China evacuates 50,000 hit by floods

Heavy rains sparked serious flooding along the China-North Korea border Saturday, with more than 50,000 Chinese evacuated and Pyongyang's state media warning of "devastating" consequences in the North.

Downpours swelled the Yalu river which forms the border between the neighbouring countries to untenable levels, sending floodwaters into homes on both sides of the frontier, state media in both nations said.
In the northeast Chinese city of Dandong, three people were missing and more than 50,000 others evacuated, officials told AFP. About 230 homes collapsed and some transport, power and communication links have been cut off.
While an official at Dandong's flood control headquarters insisted that the situation was "not serious" in the city of 2.4 million, the Korean Central News Agency said the city of Sinuiju across the border had been "severely affected".
Floodwaters had inundated all houses, public buildings and farmland in three sectors of Sinuiju -- home to a North Korean military airbase -- and nearby rural communities, KCNA reported, without saying how many people were affected.
Provincial and local officials joined military personnel in rescue efforts, the North's media said.
In China, some roads were submerged along the Yalu and houses in Dandong were flooded with water that was knee-deep after heavy rain which began early Friday, the official Xinhua news agency reported, citing the city government.
Workers were building a sand-bag flood barrier along the part of the river where the barriers had been breached, the agency reported.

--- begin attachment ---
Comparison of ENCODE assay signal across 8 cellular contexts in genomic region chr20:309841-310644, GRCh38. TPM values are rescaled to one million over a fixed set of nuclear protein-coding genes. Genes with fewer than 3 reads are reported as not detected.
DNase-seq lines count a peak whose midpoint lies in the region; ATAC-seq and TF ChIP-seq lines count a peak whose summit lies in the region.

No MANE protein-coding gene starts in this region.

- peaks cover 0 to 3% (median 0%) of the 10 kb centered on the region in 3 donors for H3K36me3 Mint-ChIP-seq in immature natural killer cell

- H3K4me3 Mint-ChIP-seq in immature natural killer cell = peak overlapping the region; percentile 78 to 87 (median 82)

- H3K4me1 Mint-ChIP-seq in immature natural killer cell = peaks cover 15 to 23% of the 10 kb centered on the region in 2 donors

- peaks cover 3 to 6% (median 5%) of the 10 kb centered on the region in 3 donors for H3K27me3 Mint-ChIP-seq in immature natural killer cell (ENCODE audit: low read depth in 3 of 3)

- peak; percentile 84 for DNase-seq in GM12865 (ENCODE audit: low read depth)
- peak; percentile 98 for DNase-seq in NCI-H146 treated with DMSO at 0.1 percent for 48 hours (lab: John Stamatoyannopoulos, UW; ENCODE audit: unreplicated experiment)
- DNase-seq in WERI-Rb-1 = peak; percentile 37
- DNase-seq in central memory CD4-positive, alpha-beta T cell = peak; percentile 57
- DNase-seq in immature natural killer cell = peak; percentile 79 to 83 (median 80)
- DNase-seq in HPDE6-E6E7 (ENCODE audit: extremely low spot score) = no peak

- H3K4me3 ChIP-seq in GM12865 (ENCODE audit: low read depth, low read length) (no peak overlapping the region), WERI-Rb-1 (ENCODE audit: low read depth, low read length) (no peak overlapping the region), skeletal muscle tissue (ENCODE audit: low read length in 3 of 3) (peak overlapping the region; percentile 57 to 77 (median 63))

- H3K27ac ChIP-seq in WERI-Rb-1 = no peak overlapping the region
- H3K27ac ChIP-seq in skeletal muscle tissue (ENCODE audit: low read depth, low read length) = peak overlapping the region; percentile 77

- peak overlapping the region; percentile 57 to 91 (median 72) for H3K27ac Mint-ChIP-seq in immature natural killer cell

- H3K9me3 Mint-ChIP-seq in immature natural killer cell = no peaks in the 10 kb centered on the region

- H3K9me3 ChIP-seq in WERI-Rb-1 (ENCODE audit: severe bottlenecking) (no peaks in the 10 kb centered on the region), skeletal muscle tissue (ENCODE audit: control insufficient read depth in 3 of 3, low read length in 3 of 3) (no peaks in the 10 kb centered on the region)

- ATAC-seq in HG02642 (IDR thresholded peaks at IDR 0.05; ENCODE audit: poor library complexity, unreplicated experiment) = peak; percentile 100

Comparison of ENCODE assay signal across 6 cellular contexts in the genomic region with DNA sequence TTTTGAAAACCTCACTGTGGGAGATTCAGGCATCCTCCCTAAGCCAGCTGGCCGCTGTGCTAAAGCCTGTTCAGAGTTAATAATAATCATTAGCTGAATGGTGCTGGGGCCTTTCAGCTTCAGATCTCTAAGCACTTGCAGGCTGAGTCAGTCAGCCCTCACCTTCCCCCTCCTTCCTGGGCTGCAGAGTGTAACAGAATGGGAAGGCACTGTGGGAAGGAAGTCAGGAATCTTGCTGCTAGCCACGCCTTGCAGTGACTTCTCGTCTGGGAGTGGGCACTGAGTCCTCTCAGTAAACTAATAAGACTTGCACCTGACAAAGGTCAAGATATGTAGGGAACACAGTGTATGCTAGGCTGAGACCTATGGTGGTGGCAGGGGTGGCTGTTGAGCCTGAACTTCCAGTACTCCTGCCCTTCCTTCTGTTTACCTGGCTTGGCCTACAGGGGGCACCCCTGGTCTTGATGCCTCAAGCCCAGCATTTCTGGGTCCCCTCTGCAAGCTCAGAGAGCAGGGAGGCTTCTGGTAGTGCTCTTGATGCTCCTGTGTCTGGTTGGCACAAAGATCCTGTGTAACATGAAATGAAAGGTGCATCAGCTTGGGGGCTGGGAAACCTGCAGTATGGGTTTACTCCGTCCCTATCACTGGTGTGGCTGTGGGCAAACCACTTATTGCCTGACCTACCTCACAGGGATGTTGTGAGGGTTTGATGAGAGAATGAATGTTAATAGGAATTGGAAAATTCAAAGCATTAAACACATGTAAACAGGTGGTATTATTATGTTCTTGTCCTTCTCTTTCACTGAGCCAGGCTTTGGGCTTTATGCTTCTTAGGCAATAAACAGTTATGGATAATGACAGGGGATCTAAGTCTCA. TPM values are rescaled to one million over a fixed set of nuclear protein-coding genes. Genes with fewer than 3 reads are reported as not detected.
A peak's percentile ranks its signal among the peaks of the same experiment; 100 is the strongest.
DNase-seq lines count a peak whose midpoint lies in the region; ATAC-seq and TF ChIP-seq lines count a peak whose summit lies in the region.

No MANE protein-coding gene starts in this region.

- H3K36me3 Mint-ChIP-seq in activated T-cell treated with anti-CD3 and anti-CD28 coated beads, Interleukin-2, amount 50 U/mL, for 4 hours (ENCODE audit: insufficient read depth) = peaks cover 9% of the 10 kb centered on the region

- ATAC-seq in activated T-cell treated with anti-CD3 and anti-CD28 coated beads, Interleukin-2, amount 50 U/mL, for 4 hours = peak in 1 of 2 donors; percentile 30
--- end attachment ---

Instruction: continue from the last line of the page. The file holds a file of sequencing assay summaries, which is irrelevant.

Officials cited by Xinhua said only riverside areas, not downtown Dandong, had been affected.
Storms were expected to batter the area throughout Saturday.
Heavy summer rain across large parts of China has triggered the country's worst floods in a decade.
Nearly 3,900 people have been killed or left missing this year in China in flood-related incidents, including about 1,750 victims of devastating mudslides in a remote northwestern town on August 7-8, official figures show.
Chinese President Hu Jintao and other top Communist party leaders have made personal donations to help survivors of the disaster in Zhouqu, where at least 1,407 people were killed and more than 350 others are missing, Xinhua said.
Earlier this month, authorities suspended shipping and tourist traffic on the Yalu amid fears of flooding, as the waterway had seen more rain in a two-week period than at any comparable time in recorded history.
Thousands were evacuated at the time.
Across the border in North Korea, widespread flooding this summer has caused an unspecified number of fatalities, according to state media reports from Pyongyang.
In 2007, the impoverished nation reported at least 600 people dead or missing from devastating floods.
Elsewhere in China, rescuers were still searching for about 80 people who went missing in rain-triggered mudslides in a remote part of the southwestern province of Yunnan. Twelve people have been confirmed dead, Xinhua said.
"The rescuers are at risk of sinking into the mud any time," the agency quoted military officer Yang Pingang as saying in Puladi township, where more rain was also expected.
"The task is dangerous," said rescuer Cao Dashuai.
Hundreds of homeless villagers have been moved to two temporary shelters in the township, Xinhua said.
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